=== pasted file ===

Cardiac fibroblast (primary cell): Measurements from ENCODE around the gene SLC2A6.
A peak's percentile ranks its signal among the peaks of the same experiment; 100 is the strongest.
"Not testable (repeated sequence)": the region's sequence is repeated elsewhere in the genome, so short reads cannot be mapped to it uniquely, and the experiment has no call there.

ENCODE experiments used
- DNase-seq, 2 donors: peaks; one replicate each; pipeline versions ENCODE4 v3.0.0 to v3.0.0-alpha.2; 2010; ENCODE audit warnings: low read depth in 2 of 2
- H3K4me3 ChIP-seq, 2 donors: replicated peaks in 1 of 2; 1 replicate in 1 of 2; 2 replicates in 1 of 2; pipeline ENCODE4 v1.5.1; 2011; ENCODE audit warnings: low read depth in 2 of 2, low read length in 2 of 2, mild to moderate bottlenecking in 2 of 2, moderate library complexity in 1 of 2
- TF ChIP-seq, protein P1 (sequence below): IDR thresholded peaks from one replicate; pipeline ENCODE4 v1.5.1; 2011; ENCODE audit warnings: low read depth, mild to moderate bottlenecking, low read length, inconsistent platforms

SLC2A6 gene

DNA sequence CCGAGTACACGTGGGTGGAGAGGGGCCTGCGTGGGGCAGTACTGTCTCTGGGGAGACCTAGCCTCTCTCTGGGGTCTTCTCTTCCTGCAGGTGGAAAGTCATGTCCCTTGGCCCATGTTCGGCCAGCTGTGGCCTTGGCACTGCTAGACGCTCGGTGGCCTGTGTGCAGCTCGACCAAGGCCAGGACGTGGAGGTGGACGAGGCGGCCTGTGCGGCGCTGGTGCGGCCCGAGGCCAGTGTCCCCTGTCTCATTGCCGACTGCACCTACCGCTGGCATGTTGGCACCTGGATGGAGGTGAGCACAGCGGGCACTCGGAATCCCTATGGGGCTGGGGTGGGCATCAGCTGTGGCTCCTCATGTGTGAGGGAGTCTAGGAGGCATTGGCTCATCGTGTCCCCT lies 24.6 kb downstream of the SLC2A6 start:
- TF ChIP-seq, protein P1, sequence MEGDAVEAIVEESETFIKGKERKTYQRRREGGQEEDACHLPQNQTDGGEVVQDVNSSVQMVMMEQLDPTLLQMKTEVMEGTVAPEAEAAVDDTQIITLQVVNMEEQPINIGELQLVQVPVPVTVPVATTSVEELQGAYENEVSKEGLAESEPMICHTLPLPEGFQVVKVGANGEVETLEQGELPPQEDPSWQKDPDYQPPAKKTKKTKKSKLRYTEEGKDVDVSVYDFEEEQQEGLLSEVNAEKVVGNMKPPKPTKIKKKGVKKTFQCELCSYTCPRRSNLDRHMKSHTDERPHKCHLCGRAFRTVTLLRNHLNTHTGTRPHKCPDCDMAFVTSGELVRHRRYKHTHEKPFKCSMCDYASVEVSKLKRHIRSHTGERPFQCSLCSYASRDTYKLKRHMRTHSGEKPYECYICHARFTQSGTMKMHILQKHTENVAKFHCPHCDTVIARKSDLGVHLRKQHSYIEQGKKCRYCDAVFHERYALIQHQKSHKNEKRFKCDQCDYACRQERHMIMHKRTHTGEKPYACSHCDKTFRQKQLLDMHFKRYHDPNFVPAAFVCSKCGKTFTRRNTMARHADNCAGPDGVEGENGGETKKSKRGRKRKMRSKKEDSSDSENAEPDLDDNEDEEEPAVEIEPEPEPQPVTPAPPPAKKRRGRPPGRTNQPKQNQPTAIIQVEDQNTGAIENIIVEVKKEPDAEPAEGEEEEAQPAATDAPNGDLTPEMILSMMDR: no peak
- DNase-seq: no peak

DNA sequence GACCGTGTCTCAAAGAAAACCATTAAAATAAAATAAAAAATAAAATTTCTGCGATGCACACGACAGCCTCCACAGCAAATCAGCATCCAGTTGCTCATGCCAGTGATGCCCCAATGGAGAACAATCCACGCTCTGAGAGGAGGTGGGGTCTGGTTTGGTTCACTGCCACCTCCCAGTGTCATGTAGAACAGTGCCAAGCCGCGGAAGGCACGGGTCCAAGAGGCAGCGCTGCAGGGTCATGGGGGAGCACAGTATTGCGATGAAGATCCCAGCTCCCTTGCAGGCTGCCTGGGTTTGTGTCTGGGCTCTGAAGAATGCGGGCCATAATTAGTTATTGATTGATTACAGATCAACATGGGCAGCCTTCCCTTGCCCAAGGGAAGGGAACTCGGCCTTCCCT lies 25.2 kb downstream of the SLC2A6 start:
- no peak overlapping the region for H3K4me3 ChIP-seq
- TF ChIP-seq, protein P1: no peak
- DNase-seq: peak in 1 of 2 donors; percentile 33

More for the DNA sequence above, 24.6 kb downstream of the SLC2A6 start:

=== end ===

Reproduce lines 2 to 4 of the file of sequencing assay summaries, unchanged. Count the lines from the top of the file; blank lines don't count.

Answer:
A peak's percentile ranks its signal among the peaks of the same experiment; 100 is the strongest.
"Not testable (repeated sequence)": the region's sequence is repeated elsewhere in the genome, so short reads cannot be mapped to it uniquely, and the experiment has no call there.

ENCODE experiments used